Very little is necessary to go on a mission. To detach oneself from oneself, to forget the comfort to which we are accustomed in the big cities, to bring out the best in ourselves, the talents received, and to place Christ in the center.
Mary made herself present among us during these days. She taught us how to accompany her Son, how to go out to encounter the other person. Solicitous as always, she showed us the way to travel the streets, and in each heart, she worked the miracle of transformation.
We are Schoenstatt Family, without a surname, for a day!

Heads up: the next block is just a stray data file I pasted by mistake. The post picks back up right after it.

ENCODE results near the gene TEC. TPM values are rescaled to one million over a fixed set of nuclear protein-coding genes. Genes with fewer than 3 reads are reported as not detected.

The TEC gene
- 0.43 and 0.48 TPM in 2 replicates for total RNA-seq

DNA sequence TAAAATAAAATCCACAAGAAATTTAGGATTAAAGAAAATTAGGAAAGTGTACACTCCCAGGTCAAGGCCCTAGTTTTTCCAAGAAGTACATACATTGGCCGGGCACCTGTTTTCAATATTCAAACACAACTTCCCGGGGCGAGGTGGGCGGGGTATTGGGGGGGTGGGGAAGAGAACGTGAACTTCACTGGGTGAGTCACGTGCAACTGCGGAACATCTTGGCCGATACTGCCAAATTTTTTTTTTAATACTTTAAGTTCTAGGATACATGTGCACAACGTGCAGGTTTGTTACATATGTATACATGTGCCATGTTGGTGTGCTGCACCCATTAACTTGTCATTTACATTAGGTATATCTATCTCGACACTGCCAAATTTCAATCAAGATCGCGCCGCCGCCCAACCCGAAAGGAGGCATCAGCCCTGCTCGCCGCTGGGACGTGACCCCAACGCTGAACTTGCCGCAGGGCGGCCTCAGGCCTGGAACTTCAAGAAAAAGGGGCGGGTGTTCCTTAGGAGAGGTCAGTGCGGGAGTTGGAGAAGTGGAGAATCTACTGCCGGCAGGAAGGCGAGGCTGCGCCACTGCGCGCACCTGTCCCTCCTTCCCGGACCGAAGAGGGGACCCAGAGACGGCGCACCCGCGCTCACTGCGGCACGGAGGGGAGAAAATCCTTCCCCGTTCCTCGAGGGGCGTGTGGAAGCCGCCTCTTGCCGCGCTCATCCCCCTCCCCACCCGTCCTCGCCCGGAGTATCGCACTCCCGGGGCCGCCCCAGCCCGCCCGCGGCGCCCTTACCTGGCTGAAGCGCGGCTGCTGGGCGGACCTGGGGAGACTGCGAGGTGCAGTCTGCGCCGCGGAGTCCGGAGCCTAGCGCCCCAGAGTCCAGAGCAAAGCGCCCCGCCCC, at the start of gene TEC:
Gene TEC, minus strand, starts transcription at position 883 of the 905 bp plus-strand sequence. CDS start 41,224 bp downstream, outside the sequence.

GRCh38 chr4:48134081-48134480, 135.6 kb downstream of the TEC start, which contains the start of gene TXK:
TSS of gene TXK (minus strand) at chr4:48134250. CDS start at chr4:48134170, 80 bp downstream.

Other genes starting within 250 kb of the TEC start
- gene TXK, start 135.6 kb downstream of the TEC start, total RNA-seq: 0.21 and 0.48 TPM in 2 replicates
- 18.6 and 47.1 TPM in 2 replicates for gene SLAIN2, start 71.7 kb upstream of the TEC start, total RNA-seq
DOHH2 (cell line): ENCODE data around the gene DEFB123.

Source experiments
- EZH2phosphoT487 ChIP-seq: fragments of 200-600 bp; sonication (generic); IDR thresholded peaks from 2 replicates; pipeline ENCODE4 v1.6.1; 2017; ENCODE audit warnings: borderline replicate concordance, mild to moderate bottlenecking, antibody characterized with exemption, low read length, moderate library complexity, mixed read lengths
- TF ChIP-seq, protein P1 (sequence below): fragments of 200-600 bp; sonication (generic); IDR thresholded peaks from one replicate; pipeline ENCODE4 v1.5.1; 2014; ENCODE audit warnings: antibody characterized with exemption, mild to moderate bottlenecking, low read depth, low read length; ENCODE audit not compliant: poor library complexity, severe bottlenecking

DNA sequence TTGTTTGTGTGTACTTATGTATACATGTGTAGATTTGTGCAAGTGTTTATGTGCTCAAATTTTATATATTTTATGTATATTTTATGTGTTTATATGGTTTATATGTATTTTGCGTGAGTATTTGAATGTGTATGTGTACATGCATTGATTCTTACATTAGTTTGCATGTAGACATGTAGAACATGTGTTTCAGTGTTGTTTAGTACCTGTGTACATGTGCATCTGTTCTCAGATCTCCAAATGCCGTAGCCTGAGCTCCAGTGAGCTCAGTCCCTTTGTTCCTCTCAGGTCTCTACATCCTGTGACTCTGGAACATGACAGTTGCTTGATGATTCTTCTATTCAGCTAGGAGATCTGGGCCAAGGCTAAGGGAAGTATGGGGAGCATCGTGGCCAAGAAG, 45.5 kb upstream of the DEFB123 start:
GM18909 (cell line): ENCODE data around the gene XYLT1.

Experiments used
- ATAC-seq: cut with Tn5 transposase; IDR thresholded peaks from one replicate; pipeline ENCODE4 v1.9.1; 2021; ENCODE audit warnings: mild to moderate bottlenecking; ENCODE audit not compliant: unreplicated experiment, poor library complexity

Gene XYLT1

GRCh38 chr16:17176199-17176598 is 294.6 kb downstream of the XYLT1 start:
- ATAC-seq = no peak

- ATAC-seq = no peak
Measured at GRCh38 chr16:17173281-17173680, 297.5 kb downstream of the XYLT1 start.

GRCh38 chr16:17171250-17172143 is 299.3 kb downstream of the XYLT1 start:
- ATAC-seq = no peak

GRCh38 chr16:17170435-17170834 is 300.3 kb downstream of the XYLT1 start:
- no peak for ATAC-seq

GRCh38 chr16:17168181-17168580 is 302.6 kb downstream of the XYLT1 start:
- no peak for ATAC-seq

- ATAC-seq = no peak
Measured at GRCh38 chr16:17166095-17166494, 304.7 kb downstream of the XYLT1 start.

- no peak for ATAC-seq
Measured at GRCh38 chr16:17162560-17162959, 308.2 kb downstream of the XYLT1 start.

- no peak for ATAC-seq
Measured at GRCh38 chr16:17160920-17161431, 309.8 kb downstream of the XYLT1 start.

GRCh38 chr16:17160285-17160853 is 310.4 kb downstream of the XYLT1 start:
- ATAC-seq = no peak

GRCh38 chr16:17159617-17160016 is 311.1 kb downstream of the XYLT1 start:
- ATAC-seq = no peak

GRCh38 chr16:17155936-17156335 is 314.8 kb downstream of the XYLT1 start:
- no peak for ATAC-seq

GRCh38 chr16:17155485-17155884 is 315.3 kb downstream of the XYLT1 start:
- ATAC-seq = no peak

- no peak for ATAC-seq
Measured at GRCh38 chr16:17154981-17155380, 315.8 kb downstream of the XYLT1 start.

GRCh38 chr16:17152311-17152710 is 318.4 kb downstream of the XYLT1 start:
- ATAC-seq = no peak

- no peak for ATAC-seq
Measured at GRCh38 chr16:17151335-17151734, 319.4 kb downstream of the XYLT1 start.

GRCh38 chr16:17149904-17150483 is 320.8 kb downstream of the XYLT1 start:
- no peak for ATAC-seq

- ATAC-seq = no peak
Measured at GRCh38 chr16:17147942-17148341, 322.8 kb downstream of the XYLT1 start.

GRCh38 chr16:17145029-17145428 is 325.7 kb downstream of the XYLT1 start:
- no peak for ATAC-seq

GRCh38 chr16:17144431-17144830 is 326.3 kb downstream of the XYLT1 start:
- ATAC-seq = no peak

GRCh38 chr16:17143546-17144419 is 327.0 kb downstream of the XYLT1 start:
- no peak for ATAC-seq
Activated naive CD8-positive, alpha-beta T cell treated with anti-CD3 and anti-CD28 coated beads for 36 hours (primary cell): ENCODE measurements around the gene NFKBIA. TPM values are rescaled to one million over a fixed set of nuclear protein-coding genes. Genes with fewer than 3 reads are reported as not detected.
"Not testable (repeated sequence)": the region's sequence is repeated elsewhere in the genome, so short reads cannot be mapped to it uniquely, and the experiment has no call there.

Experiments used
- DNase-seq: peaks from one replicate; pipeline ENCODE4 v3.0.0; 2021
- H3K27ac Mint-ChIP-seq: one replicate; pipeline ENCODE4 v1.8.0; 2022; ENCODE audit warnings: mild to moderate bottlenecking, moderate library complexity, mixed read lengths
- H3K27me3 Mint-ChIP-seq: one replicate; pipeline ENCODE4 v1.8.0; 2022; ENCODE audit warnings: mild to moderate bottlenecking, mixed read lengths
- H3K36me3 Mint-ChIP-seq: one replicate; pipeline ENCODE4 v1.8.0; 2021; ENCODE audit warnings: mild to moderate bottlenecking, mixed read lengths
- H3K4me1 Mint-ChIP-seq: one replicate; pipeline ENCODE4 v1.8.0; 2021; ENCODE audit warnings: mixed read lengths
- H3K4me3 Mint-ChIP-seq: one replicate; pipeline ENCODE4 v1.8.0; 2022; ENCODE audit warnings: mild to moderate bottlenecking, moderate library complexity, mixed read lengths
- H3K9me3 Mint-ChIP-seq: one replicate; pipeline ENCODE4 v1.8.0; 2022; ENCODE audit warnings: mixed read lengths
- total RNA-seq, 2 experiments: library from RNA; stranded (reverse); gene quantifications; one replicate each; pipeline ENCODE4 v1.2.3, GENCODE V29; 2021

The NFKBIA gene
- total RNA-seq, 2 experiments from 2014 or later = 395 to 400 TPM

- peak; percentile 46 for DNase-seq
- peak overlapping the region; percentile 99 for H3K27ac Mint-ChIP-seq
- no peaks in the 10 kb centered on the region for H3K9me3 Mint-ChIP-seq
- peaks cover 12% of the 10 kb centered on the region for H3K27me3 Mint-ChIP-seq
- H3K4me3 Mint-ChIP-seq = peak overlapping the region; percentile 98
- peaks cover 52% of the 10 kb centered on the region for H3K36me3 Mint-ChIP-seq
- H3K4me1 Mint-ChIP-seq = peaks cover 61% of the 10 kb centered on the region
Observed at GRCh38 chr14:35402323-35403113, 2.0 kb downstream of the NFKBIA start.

Our missions have the peculiarity of wanting to be seen with great austerity and with a great deal of prayer. Entire families with children of all ages gather to give testimonies of joy and simplicity. In being complete families, it is also about an encounter of different Schoenstatt communities: League, Federation, Institutes, university students, professionals, Fathers, Sisters, seniors, middle-aged and little ones, invitees…missionaries and those receiving the missionary activity. Also people from different places throughout the country: from Madrid, Cataluña, Asturias…it is organized by the Families’ Branch, but without intending to, it contains a good representation of the Schoenstatt Family. And thus, we think that if Father Kentenich were journeying with us, he would say to us: “Everyone has a place in Schoenstatt…” We are Schoenstatt Family, without a surname, for a day! We open the doors of our Shrines, and we go out to encounter everyone with our living Covenant in our heart. We give, we receive much more than what we give, and we return home with the sensation of a fulfilled mission and filled with God. It is not easy to remove the missionary cross hanging from our neck. The feeling of gratitude is immense, so is the tiredness, but above all, the experience was worthwhile!